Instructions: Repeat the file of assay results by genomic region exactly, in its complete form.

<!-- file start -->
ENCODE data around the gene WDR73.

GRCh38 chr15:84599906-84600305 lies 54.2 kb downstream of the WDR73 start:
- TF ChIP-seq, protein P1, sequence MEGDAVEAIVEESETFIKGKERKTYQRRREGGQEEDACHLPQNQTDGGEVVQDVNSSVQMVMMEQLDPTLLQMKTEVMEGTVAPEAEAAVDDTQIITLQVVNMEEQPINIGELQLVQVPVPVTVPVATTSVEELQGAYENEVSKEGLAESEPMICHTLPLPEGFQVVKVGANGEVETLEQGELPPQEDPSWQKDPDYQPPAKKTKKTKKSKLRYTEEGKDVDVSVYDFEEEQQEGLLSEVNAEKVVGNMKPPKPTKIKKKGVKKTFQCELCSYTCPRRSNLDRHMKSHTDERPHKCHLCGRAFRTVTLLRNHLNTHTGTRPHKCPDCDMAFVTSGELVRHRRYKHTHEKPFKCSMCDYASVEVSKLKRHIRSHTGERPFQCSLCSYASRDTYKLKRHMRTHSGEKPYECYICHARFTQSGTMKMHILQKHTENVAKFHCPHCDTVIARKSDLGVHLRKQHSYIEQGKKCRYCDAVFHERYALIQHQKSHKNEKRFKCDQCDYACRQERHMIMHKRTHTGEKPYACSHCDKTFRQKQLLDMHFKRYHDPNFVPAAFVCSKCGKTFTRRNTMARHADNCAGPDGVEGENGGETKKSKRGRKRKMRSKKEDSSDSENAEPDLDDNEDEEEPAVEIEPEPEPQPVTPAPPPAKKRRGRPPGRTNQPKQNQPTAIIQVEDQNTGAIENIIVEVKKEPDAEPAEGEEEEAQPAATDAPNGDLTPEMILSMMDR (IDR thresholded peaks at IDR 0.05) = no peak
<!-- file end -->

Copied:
ENCODE data around the gene WDR73.

GRCh38 chr15:84599906-84600305 lies 54.2 kb downstream of the WDR73 start:
- TF ChIP-seq, protein P1, sequence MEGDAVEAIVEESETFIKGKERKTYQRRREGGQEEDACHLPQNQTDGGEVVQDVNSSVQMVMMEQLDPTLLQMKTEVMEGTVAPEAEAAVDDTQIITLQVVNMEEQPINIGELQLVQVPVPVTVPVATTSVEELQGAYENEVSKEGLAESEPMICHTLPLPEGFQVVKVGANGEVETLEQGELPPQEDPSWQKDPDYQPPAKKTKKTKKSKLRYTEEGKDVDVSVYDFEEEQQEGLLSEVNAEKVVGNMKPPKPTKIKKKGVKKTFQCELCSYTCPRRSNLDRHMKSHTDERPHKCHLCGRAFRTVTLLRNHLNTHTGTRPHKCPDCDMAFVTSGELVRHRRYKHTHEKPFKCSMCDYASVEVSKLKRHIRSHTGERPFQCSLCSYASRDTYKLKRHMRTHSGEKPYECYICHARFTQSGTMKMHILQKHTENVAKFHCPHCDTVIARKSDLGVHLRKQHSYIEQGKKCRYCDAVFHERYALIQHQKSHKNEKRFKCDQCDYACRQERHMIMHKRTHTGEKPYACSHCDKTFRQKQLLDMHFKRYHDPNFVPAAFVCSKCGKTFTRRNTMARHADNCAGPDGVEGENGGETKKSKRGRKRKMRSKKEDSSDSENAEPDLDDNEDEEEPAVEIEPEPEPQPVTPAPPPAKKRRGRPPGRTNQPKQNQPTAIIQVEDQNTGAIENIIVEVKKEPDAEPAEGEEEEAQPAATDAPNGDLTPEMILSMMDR (IDR thresholded peaks at IDR 0.05) = no peak